Why I Switched from Wordpress to Squarespace

TCP_Pinable-Image-Wordpress-to-Squarespace.png

Switching from Wordpress to Squarespace doesn't have to be difficult.

 I never thought I would make the switch.  I started my first website in 2009 using Wordpress because quite honestly that is all there was to use. Then I had a vision and my website decided to take a life of its own-with intricate data feeds on the backend and affiliate product links on the front end.  There was no way I could do that on my own so I hired a web developer. Actually several of them.  I will save that story for another time!  When I created my second website, I still resorted to using Wordpress.  However I found if I needed to make a change or had to have an issue fixed I had to use a developer again to help me.  I was tired of wasting time or waiting for the developer to get back to me.  It was until my graphic designer and soon to be website developer, Becky Kinkead of Kinkead Designs told me I should make the switch. To tell you I was beyond nervous leaving the land of Wordpress would be an understatement.  I could not have been more wrong.  I am so delighted with the switch I am wondering why did I wait this long?

So if you are thinking of making the leap like I did, Squarespace has an amazing library of tutorials that help you figure out how to do all things Squarespace-related.  They also have an amazing responsive support team ready to answer your questions.

Let's go through a few common Wordpress/Squarepace scenarios that I asked when I was making the transition:

 

Hosted vs. Self-Hosted:

I believe Squarespace is mainly targeting the end user or customer who does not want to spend time figuring out code and configuring their website.  They want to plug and play/drag and drop and frankly move on with it.  Wordpress is meant for those who know a thing or two about website creation.

Squarespace is a hosted platform includes a library of themes, ready-to-use widgets, and hosting. This is a secure, managed hosting platform, which means you don’t have to do anything in terms of hosting. With WordPress, this is known as a self-hosted platform.  You have to purchase and manage a web hosting account yourself.

This is both a disadvantage and advantage using Wordpress over Squarespace.  It’s an advantage because you have full control over your site and can transfer it to any other website platform, at any given time. However it can be a disadvantage because website maintenance is a complex process for a web newbie like I was years ago.

Designs:

Squarespace offers over 50+ beautiful templates. Every design automatically includes a mobile version that matches the overall style of the theme. Custom CSS language can be applied to any template design. You can switch Squarespace templates, but it’s important to note that certain changes may not carry over from template to template.  The themes do not require installation which is a great thing if you are setting the site up on your own.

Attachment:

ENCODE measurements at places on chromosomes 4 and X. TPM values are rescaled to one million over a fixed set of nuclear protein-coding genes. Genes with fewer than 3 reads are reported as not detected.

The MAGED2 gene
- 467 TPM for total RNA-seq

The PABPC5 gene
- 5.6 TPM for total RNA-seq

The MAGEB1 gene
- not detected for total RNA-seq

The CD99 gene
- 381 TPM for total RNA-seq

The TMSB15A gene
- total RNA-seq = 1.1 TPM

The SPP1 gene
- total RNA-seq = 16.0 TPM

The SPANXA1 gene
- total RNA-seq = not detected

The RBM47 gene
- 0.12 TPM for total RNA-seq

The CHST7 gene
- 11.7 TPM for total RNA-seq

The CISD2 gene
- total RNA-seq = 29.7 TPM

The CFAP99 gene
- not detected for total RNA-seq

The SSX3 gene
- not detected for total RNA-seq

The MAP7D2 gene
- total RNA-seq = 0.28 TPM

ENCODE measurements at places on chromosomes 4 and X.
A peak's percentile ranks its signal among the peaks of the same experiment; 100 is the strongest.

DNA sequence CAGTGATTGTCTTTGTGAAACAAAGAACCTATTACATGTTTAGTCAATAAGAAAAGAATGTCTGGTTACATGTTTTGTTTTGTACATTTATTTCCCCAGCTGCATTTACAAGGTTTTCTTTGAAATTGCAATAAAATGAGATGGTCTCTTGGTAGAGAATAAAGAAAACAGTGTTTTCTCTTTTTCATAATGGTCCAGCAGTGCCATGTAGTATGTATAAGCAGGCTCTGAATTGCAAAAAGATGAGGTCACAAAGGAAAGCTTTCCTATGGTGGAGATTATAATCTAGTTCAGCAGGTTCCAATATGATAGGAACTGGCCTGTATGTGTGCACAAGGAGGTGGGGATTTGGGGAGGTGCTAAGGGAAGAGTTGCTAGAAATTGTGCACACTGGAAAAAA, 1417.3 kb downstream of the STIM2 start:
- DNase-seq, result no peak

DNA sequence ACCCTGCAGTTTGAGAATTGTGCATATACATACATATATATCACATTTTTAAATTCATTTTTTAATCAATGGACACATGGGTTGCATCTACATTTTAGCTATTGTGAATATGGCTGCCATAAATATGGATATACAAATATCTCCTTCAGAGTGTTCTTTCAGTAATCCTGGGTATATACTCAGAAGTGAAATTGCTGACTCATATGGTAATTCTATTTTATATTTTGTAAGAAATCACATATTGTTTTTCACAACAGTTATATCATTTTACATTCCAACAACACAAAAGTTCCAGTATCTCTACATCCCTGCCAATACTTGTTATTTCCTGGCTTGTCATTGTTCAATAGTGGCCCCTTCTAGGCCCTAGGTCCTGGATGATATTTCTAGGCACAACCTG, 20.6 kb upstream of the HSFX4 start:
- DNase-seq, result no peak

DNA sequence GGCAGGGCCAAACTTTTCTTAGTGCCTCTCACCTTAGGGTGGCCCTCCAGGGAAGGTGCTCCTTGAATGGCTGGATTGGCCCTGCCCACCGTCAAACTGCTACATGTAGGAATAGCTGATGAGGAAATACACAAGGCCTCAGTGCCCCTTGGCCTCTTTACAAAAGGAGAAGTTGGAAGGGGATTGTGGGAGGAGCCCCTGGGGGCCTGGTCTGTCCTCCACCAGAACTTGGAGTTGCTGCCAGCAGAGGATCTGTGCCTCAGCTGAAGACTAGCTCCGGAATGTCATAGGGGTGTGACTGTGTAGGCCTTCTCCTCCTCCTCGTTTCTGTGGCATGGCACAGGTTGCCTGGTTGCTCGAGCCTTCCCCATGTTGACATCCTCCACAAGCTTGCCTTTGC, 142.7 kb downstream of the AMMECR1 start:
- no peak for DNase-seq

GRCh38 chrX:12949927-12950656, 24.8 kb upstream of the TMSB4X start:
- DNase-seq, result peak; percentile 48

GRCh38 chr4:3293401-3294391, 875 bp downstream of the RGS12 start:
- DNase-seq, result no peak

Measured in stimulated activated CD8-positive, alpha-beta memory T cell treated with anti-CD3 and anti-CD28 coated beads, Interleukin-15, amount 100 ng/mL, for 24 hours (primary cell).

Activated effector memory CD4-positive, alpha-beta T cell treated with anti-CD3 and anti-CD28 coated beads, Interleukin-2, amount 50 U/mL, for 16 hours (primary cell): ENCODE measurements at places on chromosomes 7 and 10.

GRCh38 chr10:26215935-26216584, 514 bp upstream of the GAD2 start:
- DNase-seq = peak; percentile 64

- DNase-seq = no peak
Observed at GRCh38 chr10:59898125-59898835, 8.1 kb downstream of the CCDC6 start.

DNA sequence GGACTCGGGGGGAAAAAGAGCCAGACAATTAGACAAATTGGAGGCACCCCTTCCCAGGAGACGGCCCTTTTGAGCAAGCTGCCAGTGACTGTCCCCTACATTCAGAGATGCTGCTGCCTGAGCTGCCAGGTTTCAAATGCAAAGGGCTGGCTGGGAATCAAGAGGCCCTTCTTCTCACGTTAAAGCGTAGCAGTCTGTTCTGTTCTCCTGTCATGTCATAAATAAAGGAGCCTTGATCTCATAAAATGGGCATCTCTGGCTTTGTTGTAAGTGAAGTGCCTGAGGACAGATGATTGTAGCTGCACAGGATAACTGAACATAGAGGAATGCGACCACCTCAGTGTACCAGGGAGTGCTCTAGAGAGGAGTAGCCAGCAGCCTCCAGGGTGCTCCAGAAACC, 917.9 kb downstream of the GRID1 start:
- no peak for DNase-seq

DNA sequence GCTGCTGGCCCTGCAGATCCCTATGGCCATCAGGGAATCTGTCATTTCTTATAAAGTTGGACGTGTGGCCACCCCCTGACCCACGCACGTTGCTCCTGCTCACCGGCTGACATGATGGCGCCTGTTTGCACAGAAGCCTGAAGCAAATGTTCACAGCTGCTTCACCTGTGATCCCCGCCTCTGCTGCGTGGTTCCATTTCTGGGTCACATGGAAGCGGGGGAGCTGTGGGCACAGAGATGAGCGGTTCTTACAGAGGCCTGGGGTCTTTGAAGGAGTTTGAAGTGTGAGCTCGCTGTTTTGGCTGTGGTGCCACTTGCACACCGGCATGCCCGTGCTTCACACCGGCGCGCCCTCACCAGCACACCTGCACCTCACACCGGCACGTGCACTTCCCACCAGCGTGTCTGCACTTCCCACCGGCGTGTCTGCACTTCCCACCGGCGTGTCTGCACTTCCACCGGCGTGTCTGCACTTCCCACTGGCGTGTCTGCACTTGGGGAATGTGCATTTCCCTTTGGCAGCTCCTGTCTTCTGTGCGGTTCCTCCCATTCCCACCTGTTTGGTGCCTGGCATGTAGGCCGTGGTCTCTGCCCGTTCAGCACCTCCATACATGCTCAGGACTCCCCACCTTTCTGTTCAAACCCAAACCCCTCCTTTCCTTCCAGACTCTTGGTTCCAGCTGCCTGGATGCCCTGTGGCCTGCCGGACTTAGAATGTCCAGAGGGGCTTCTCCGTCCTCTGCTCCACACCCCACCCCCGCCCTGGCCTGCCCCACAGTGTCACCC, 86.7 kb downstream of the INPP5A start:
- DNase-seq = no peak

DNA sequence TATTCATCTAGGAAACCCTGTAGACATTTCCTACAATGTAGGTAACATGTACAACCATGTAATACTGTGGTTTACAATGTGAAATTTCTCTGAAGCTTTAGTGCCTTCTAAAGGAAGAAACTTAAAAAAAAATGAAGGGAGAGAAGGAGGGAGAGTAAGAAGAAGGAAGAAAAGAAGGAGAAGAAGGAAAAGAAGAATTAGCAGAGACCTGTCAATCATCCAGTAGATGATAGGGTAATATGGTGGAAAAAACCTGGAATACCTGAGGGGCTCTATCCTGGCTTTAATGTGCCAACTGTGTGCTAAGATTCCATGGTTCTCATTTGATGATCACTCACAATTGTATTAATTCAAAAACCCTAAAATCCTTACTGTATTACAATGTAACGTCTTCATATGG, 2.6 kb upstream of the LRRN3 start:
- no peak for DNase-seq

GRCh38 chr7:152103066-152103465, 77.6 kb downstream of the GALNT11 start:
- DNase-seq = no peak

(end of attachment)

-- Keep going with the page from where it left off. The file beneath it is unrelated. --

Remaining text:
Wordpress. There are loads of both free and paid themes for Wordpress out there. However, it can take you awhile to learn customizing them. As I quickly found out from my first website, wordpress theme customization requires at least a basic knowledge of CSS and HTML.  Even some cases you need to know PHP language. If you have not idea what I am talking about stop right here.  I did not have any of those skills so hiring a web developer was an extra expense I was not expecting at the time.  Can you set up a wordpress site on your own?  Yes, you absolutely can.

 

Pricing:

Wordpress one good thing it’s technically free. However, you’ll still have to pay for hosting. Besides, you may have extra expenses (paid templates, plugins, and developer expense, etc).

Squarespace while there is there is no free version on Squarespace, you can try it free during a 14-day trial. They offer three packages in case of annual subscription: Websites ($12-18/monthly) and Online Stores ($26-$40/monthly). The price depends on the website size and subscription period. All annual packages include a free domain name.  You can find out more about the pricing options here.

Summary:

I think there are advantages and disadvantages of using both platforms.  When it comes to my own personal preference I am going with Squarespace.  I have used both so I can honestly say I love the functionality and design.  I don’t have to worry about the sizing of my graphics. Think of Squarespace as your DIY website builder.  I also love that it has a live chat for support where Wordpress unfortunately did not have.  Are there limitations?  Absolutely but for now for a service based business like mine it is working out splendidly!